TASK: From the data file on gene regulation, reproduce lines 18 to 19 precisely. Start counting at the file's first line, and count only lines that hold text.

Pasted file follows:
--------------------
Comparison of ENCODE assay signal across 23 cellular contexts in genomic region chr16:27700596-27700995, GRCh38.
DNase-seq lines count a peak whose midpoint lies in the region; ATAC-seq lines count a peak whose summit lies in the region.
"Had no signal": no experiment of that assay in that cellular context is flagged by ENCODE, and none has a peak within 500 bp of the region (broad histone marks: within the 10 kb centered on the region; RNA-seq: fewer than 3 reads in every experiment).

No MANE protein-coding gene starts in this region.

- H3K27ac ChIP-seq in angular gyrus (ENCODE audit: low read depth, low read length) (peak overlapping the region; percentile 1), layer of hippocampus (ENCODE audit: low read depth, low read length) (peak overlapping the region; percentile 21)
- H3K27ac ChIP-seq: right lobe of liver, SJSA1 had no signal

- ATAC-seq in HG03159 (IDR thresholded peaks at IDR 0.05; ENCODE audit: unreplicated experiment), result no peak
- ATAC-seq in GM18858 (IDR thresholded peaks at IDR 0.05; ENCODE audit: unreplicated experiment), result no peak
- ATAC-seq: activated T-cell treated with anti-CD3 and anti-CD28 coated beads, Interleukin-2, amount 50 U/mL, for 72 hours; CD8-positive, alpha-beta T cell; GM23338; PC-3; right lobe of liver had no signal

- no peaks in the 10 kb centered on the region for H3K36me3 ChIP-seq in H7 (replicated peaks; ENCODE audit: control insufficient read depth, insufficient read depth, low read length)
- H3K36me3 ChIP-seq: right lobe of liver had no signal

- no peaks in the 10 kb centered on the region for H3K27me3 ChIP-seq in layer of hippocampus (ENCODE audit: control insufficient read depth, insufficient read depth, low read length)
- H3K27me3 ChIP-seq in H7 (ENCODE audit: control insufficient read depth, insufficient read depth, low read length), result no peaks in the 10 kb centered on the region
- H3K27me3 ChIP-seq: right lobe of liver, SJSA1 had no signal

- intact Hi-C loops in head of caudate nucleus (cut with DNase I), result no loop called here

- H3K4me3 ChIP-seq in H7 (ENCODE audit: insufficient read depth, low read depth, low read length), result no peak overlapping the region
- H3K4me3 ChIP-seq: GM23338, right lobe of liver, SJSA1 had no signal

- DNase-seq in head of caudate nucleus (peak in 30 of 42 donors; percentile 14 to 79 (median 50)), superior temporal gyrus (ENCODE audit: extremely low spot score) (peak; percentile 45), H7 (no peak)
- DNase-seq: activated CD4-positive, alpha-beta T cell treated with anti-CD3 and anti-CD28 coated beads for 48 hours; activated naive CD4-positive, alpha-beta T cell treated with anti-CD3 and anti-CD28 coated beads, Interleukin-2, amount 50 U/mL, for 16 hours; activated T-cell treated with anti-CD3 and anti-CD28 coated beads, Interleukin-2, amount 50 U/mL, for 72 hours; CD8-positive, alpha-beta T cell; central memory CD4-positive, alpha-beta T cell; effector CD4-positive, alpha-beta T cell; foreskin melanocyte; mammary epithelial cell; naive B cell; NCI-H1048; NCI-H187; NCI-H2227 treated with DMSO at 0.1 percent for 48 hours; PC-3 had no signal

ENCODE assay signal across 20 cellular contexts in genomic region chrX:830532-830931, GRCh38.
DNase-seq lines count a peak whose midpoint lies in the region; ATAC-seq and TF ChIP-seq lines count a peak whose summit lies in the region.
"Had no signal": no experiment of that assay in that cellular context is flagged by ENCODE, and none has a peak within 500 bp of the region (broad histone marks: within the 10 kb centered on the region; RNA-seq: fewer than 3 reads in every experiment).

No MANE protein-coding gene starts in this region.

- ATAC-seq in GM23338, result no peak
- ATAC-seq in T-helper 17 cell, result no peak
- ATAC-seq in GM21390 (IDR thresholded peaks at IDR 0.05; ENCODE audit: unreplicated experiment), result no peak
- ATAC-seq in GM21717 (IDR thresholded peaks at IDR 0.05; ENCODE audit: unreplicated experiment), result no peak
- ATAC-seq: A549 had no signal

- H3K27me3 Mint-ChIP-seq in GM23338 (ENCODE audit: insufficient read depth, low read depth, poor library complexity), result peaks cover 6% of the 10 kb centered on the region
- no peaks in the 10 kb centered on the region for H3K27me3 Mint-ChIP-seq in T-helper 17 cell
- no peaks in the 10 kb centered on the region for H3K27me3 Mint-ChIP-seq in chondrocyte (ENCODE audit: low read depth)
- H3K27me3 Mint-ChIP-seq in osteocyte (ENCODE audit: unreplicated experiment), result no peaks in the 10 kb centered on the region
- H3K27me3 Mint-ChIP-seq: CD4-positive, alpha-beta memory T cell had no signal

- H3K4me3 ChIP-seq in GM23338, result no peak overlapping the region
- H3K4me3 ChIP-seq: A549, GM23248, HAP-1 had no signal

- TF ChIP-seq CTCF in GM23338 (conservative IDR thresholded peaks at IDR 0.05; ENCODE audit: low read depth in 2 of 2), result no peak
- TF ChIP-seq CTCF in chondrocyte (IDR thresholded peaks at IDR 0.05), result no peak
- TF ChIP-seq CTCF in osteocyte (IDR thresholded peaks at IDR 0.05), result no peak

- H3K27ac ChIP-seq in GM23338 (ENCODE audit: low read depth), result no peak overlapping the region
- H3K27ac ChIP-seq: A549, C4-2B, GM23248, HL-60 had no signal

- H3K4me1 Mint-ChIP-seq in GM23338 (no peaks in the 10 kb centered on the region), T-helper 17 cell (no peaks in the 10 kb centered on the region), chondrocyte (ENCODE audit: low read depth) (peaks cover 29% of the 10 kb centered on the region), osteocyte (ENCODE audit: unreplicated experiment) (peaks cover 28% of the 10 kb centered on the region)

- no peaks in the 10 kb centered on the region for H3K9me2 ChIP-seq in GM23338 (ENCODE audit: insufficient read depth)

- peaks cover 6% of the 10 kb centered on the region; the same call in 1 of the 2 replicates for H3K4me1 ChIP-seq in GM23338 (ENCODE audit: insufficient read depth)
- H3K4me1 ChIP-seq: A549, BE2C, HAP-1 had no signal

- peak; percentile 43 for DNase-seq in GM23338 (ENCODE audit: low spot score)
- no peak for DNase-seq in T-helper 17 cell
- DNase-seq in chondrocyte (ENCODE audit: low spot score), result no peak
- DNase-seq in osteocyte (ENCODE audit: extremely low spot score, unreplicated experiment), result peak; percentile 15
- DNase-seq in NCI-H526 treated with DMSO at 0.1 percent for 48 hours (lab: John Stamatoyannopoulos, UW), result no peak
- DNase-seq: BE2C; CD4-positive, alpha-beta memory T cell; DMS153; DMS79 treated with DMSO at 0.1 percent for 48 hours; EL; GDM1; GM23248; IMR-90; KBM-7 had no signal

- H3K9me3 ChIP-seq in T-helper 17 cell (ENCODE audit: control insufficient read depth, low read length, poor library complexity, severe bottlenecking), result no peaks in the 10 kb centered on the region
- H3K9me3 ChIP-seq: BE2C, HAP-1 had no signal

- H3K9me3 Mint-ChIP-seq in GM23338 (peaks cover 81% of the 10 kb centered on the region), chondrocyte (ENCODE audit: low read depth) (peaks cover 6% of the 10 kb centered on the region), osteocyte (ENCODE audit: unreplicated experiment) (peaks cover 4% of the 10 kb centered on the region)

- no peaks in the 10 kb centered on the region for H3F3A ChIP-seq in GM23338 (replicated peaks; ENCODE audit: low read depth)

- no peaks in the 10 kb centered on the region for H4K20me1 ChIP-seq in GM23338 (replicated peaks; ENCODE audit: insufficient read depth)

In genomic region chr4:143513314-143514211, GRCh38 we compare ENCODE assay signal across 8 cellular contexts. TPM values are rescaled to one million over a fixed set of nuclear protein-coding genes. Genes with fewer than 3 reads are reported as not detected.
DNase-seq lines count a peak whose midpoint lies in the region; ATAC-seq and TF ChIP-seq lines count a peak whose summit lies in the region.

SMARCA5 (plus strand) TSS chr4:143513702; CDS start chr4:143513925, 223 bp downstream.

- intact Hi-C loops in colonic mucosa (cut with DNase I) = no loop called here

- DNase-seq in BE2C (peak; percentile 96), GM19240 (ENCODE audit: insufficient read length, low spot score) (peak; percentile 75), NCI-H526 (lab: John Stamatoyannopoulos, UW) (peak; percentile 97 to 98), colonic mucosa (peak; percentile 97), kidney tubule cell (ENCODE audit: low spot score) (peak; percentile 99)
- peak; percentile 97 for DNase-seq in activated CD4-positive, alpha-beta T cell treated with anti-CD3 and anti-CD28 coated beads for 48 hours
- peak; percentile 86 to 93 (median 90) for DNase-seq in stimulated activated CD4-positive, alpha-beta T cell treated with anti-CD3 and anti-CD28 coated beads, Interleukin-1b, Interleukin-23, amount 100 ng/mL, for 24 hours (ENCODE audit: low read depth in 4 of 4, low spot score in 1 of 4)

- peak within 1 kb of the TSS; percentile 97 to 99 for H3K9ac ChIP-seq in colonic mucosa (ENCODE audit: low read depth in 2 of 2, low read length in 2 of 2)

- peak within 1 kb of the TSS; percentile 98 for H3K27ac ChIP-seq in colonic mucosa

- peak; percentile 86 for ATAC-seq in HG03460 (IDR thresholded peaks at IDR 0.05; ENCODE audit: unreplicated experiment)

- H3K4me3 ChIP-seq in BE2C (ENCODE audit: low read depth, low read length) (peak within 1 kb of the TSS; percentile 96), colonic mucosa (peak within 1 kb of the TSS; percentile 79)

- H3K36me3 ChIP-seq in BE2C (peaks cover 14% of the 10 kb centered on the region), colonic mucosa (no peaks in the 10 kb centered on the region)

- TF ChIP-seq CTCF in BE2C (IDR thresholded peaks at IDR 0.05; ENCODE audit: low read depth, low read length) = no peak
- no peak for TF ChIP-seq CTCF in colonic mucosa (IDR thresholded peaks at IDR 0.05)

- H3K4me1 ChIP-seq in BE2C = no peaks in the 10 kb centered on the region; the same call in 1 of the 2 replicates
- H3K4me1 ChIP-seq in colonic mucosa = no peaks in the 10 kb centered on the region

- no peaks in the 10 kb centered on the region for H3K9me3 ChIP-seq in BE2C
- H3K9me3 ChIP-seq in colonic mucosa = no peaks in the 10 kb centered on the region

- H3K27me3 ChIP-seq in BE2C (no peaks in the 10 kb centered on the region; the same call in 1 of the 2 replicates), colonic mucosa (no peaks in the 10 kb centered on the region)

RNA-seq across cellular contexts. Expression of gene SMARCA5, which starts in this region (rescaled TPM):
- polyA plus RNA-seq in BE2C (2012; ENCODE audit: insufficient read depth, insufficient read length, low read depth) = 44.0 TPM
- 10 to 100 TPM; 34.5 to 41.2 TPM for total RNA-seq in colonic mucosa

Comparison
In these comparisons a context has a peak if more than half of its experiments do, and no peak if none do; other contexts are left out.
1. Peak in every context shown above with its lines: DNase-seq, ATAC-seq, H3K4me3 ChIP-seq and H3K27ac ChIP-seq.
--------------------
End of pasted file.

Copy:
- DNase-seq in head of caudate nucleus (peak in 30 of 42 donors; percentile 14 to 79 (median 50)), superior temporal gyrus (ENCODE audit: extremely low spot score) (peak; percentile 45), H7 (no peak)
- DNase-seq: activated CD4-positive, alpha-beta T cell treated with anti-CD3 and anti-CD28 coated beads for 48 hours; activated naive CD4-positive, alpha-beta T cell treated with anti-CD3 and anti-CD28 coated beads, Interleukin-2, amount 50 U/mL, for 16 hours; activated T-cell treated with anti-CD3 and anti-CD28 coated beads, Interleukin-2, amount 50 U/mL, for 72 hours; CD8-positive, alpha-beta T cell; central memory CD4-positive, alpha-beta T cell; effector CD4-positive, alpha-beta T cell; foreskin melanocyte; mammary epithelial cell; naive B cell; NCI-H1048; NCI-H187; NCI-H2227 treated with DMSO at 0.1 percent for 48 hours; PC-3 had no signal